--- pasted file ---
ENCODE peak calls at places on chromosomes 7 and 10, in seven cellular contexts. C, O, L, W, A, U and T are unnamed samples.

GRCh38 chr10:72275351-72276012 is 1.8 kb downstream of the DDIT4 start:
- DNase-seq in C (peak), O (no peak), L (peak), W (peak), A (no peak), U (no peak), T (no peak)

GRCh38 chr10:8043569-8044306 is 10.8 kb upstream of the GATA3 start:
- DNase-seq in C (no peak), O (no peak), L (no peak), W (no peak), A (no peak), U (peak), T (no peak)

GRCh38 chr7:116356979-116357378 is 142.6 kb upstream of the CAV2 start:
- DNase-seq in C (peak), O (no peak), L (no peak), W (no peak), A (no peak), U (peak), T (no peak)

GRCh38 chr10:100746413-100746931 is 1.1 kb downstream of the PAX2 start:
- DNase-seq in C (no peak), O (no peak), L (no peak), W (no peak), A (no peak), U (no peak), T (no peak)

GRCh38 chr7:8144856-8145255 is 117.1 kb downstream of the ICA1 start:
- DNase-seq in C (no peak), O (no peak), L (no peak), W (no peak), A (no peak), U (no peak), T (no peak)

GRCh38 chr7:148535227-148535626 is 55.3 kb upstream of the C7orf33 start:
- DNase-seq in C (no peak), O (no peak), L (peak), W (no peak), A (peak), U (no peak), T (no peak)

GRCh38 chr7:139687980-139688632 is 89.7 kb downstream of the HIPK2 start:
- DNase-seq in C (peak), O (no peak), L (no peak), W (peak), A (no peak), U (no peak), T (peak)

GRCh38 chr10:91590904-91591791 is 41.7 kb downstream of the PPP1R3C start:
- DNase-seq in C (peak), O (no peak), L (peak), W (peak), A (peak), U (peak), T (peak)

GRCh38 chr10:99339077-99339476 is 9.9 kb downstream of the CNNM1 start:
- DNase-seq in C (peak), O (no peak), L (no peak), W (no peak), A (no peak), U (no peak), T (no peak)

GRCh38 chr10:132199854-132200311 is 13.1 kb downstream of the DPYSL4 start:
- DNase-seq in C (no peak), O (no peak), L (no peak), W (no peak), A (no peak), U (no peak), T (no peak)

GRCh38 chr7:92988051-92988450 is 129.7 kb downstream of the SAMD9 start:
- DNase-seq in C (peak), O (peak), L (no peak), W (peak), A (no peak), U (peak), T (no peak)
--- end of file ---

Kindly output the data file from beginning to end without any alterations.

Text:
ENCODE peak calls at places on chromosomes 7 and 10, in seven cellular contexts. C, O, L, W, A, U and T are unnamed samples.

GRCh38 chr10:72275351-72276012 is 1.8 kb downstream of the DDIT4 start:
- DNase-seq in C (peak), O (no peak), L (peak), W (peak), A (no peak), U (no peak), T (no peak)

GRCh38 chr10:8043569-8044306 is 10.8 kb upstream of the GATA3 start:
- DNase-seq in C (no peak), O (no peak), L (no peak), W (no peak), A (no peak), U (peak), T (no peak)

GRCh38 chr7:116356979-116357378 is 142.6 kb upstream of the CAV2 start:
- DNase-seq in C (peak), O (no peak), L (no peak), W (no peak), A (no peak), U (peak), T (no peak)

GRCh38 chr10:100746413-100746931 is 1.1 kb downstream of the PAX2 start:
- DNase-seq in C (no peak), O (no peak), L (no peak), W (no peak), A (no peak), U (no peak), T (no peak)

GRCh38 chr7:8144856-8145255 is 117.1 kb downstream of the ICA1 start:
- DNase-seq in C (no peak), O (no peak), L (no peak), W (no peak), A (no peak), U (no peak), T (no peak)

GRCh38 chr7:148535227-148535626 is 55.3 kb upstream of the C7orf33 start:
- DNase-seq in C (no peak), O (no peak), L (peak), W (no peak), A (peak), U (no peak), T (no peak)

GRCh38 chr7:139687980-139688632 is 89.7 kb downstream of the HIPK2 start:
- DNase-seq in C (peak), O (no peak), L (no peak), W (peak), A (no peak), U (no peak), T (peak)

GRCh38 chr10:91590904-91591791 is 41.7 kb downstream of the PPP1R3C start:
- DNase-seq in C (peak), O (no peak), L (peak), W (peak), A (peak), U (peak), T (peak)

GRCh38 chr10:99339077-99339476 is 9.9 kb downstream of the CNNM1 start:
- DNase-seq in C (peak), O (no peak), L (no peak), W (no peak), A (no peak), U (no peak), T (no peak)

GRCh38 chr10:132199854-132200311 is 13.1 kb downstream of the DPYSL4 start:
- DNase-seq in C (no peak), O (no peak), L (no peak), W (no peak), A (no peak), U (no peak), T (no peak)

GRCh38 chr7:92988051-92988450 is 129.7 kb downstream of the SAMD9 start:
- DNase-seq in C (peak), O (peak), L (no peak), W (peak), A (no peak), U (peak), T (no peak)